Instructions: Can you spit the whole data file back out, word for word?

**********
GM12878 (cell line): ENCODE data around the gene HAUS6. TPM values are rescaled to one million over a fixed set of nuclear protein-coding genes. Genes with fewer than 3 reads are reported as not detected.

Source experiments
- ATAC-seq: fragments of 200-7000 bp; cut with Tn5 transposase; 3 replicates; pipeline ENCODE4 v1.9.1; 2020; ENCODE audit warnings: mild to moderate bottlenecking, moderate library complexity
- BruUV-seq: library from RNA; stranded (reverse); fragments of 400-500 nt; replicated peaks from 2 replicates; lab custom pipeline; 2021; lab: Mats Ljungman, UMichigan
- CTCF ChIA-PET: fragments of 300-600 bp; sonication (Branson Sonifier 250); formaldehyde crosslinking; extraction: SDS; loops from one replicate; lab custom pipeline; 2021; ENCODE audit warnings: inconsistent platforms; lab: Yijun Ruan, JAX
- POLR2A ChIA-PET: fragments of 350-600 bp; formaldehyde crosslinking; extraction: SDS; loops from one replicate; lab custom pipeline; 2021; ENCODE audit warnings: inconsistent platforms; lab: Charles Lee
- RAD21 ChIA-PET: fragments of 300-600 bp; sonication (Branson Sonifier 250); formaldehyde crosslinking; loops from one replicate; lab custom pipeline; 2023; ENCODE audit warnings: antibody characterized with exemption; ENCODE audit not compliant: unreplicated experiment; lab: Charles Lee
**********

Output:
GM12878 (cell line): ENCODE data around the gene HAUS6. TPM values are rescaled to one million over a fixed set of nuclear protein-coding genes. Genes with fewer than 3 reads are reported as not detected.

Source experiments
- ATAC-seq: fragments of 200-7000 bp; cut with Tn5 transposase; 3 replicates; pipeline ENCODE4 v1.9.1; 2020; ENCODE audit warnings: mild to moderate bottlenecking, moderate library complexity
- BruUV-seq: library from RNA; stranded (reverse); fragments of 400-500 nt; replicated peaks from 2 replicates; lab custom pipeline; 2021; lab: Mats Ljungman, UMichigan
- CTCF ChIA-PET: fragments of 300-600 bp; sonication (Branson Sonifier 250); formaldehyde crosslinking; extraction: SDS; loops from one replicate; lab custom pipeline; 2021; ENCODE audit warnings: inconsistent platforms; lab: Yijun Ruan, JAX
- POLR2A ChIA-PET: fragments of 350-600 bp; formaldehyde crosslinking; extraction: SDS; loops from one replicate; lab custom pipeline; 2021; ENCODE audit warnings: inconsistent platforms; lab: Charles Lee
- RAD21 ChIA-PET: fragments of 300-600 bp; sonication (Branson Sonifier 250); formaldehyde crosslinking; loops from one replicate; lab custom pipeline; 2023; ENCODE audit warnings: antibody characterized with exemption; ENCODE audit not compliant: unreplicated experiment; lab: Charles Lee